Overview of Kentucky Sales and Use Tax

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July 24, 2018

A. History of Kentucky Sales and Use Taxes

Kentucky first implemented a sales and use tax in 1934. Apparently the citizens of the Commonwealth had little interest in paying the tax because it was repealed in 1936. In 1960 Kentucky again adopted a sales and use tax. The 1960 law gives us the basic framework for today’s sales and use tax. The original rate of tax was 3% rising to 5% in 1968 and finally to 6% in 1990.

B. Imposition of Sales Tax – KRS 139.200

A tax at the rate of 6% is imposed upon all retailers for gross receipts derived from:

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(1) Retail sales of tangible personal or digital property;
(2) The rental of any room, lodgings or accommodations;
(3) Sewer services;
(4) Admissions with the most notable exclusion being race track admissions;
(5) Prepaid calling services;
(6) Communications services; and
(7) Distribution and transmission of natural gas except that used for residential purposes.

C. Sales Tax Definitions

Retailer – KRS 139.010(27). “Every person engaged in the business of making retail sales or furnishing any services included in KRS 139.200.” Also includes any person making more than two (2) retail sales in a twelve (12) month period.

Retail sale – KRS 139.010(28). “Any sale, lease, or rental for any purpose other than resale, sublease, or subrent. Sale – KRS 139.010(30). “The furnishing of any services included in KRS

139.200 and any transfer of title or possession, exchange, barter, lease or rental, conditional or otherwise, in any manner of by any means whatsoever, of tangible personal property or digital property for a consideration. . .” Person – KRS 139.010(19). “Includes any individual, firm, copartnership, joint venture, association, social club, fraternal organization, corporation, estate, trust, business trust, receiver, trustee, syndicate, cooperative, assignee, governmental unit or agency, or any other group or combination acting as a unit.”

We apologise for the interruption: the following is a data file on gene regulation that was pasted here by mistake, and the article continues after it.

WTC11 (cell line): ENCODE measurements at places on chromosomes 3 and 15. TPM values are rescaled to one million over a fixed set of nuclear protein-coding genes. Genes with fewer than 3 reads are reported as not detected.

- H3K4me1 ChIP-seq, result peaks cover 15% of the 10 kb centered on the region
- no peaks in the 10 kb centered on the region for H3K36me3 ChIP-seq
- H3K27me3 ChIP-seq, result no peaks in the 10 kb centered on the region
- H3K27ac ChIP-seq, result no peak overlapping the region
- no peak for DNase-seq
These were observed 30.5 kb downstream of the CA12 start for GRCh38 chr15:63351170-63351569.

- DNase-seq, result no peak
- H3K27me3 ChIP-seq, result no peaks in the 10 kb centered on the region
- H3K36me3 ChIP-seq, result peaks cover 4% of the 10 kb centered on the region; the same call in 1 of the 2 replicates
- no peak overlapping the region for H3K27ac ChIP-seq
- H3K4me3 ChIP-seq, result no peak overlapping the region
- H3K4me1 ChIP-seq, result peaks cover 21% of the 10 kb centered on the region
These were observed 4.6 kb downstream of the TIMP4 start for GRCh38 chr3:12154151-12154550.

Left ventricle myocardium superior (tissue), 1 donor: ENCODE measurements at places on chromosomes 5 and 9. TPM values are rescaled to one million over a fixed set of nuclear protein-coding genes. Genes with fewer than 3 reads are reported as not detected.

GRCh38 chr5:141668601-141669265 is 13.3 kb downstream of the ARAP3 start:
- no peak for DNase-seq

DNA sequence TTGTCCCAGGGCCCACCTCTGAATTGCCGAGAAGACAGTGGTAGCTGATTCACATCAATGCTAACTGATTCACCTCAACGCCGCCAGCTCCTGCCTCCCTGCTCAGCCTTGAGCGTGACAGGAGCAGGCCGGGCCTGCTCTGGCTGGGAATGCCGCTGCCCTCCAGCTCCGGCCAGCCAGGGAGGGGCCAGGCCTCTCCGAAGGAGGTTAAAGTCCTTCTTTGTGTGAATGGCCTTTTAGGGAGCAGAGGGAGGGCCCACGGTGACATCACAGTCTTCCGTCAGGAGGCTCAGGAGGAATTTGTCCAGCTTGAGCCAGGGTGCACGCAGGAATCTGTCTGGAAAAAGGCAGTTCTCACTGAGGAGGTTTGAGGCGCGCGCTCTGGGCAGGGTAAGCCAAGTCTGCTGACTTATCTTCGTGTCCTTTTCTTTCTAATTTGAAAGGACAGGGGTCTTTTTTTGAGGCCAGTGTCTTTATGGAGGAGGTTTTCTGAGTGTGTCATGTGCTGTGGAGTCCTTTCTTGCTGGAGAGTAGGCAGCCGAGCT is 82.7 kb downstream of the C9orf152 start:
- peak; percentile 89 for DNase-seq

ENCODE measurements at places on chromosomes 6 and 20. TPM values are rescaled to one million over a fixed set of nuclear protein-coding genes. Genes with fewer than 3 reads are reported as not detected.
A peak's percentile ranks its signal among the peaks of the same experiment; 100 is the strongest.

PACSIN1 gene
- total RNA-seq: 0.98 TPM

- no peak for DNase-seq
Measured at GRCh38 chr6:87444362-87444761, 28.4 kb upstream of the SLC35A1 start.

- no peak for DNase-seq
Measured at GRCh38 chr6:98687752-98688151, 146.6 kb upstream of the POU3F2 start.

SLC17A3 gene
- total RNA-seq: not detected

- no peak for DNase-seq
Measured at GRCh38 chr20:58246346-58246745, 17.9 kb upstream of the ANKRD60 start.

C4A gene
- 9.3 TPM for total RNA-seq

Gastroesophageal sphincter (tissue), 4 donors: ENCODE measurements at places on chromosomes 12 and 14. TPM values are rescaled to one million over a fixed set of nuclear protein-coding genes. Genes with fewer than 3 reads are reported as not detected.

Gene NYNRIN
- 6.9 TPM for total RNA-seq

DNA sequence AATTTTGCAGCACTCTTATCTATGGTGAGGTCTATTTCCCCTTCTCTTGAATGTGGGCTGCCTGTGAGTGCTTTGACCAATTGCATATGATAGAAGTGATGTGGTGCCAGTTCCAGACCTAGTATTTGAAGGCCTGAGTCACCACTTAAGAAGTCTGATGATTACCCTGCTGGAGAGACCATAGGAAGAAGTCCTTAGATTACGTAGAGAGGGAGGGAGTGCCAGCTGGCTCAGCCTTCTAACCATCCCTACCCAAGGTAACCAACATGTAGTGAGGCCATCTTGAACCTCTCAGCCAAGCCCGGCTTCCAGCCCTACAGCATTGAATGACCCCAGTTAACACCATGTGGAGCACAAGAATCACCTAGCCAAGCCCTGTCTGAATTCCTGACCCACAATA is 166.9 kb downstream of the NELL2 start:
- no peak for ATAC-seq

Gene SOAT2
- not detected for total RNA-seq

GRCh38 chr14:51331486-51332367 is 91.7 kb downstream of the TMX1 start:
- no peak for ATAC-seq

Tangible personal property – KRS 139.010(33) – “Means personal property which may be seen, weighed, measured, felt, or touched, or which is an any other manner perceptible to the senses and includes natural, artificial, and mixed gas, electricity, water, steam, and prewritten computer software.”

Digital Property

Beginning August 1, 2009 the sale of digital property is subject to tax. (KRS 139.200(1)(b))

Digital property includes any of the following which is transferred electronically:

1. Digital audio works;
2. Digital books;
3. Finished artwork;
4. Digital photographs;
5. Periodicals;
6. Newspapers;
7. Magazines;
8. Video greeting cards;
9. Audio greeting cards;
10. Video games;
11. Electronic games; or
12. Any digital code related to this property. KRS 139.010(8)(a)

Digital property does not include digital audio-visual works or satellite radio programming. KRS.010(8)(b)

Digital audio visual works is defined as:

1. A series of images that impart motion, with sound, if any.
2. Includes movies, motion pictures, musical videos, new and entertainment programs and live events.
3. Does not include video greeting cards, videos games and electronic games. (KRS 139.010(8)(b) & (4)).

Finished artwork means final art that is used for actual reproduction or for display purposes. KRS 139.010(9)(a)

Finished artwork includes:

1. Assemblies;
2. Charts;
3. Designs;
4. Drawings;
5. Graphs;
6. Illustrative materials;
7. Lettering;
8. Mechanicals;
9. Paintings; and
10. Paste-ups. KRS 139.010(9)(b)

D. Imposition of Use Tax

KRS 139.310 – “An excise tax is hereby imposed on the storage, use, or other consumption in this state of tangible personal property and digital property. . . at the rate of 6% of the sales price of the property.”

E. Use Tax Definitions

Storage - KRS 139.010(32). “Includes any keeping or retention in this state for any purpose except sale in the regular course of business or subsequent use solely outside this state of tangible personal property or digital property purchased from a retailer.

Use – KRS 139.010(36). “Includes the exercise of any right or power over tangible personal property or digital property incident to the ownership of that property, or by any transaction in which possession is given, except that it does not include the sale of that property in the regular course of business.”

F. Sales v. Use Tax

The difference between sales and use tax is very important. The burden of taxation (the party that pays the tax) is on the seller for sales tax. The burden of taxation is on the purchaser for use tax. Additionally, the seller may be liable for use tax if they have nexus with Kentucky, but your author has never seen Kentucky try to collect use tax from a seller. Following are several types of situations giving rise to either sales or use tax, assume a Kentucky purchase in each example:

(1) Out of state sales location---out of state shipment – Use Tax
(2) Out of state sales location (nexus because seller has an in state location, but it is not part of the transaction) – out of state shipment – Use Tax
(3) In state sales location --- out of state shipment – Use Tax
(4) In state sales location – in state shipment – Sales Tax.

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